A developer's-eye view of Leopard, part I
Xray and Core Animation stand out among Apple's immense bag of new Leopard tricks
Steve Jobs had a lot of fun at Microsoft's expense over Redmond's difficulties shipping the operating systems that have become Vista and Windows Server 2008. So with Vista shipping by default on new PCs and Windows Server 2008 in a publicly downloadable beta, Apple should be catching hell from the press for making Leopard the last to arrive.
But the press never gives Apple hell about anything, and there's nothing like a fresh, closed beta of Leopard to put Mac developers in a forgiving mood.
Now that I've done my objective journalist's duty with an ineffectual finger-wag at Apple, I'll confess that, personally, having the beta release of Leopard set aside for paid members of Apple Developer Connection (ADC) suits me fine. I'm an ADC Premiere member. I'll be one of the 4,000 or so who'll get my Leopard DVD at the WWDC (Worldwide Developers Conference), but far more important is the week of hands-on education that comes with it.
That front-row seat includes a catch: Everything that Apple reveals about Leopard at WWDC 2007 is covered by a blanket nondisclosure agreement. Fortunately, Apple hasn't left many Leopard details to the imagination, so I am allowed to write at will about those features that Apple has taken public.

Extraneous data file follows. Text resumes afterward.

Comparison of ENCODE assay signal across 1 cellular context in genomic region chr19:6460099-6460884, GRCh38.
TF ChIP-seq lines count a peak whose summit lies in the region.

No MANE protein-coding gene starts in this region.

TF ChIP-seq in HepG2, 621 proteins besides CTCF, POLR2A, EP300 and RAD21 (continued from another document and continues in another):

I have already written repeatedly, and at length, about Leopard the operating system and Leopard the user experience, but to date, I've had relatively little to say about Leopard the application platform. When it comes to the genuinely new facilities it places in the hands of developers, Leopard's riches are vast, and I'm just scratching the surface here with two standouts: Xray and Core Animation.
Thank you, Sun
The spot of Leopard that gets me all charged up is DTrace, Sun Microsystems' revolutionary technology that bakes dynamic execution tracing directly into system software. Unfortunately, DTrace is as complicated to use as it is powerful. Fortunately, Mac developers enjoy an advantage that Solaris developers do not: Xray. This is no mere face transplant for DTrace. Xray is a serious developer power tool befitting the trend I see toward platform-aware, performance-oriented development. But even among developers of flat POSIX code, Xray will prove addictive.
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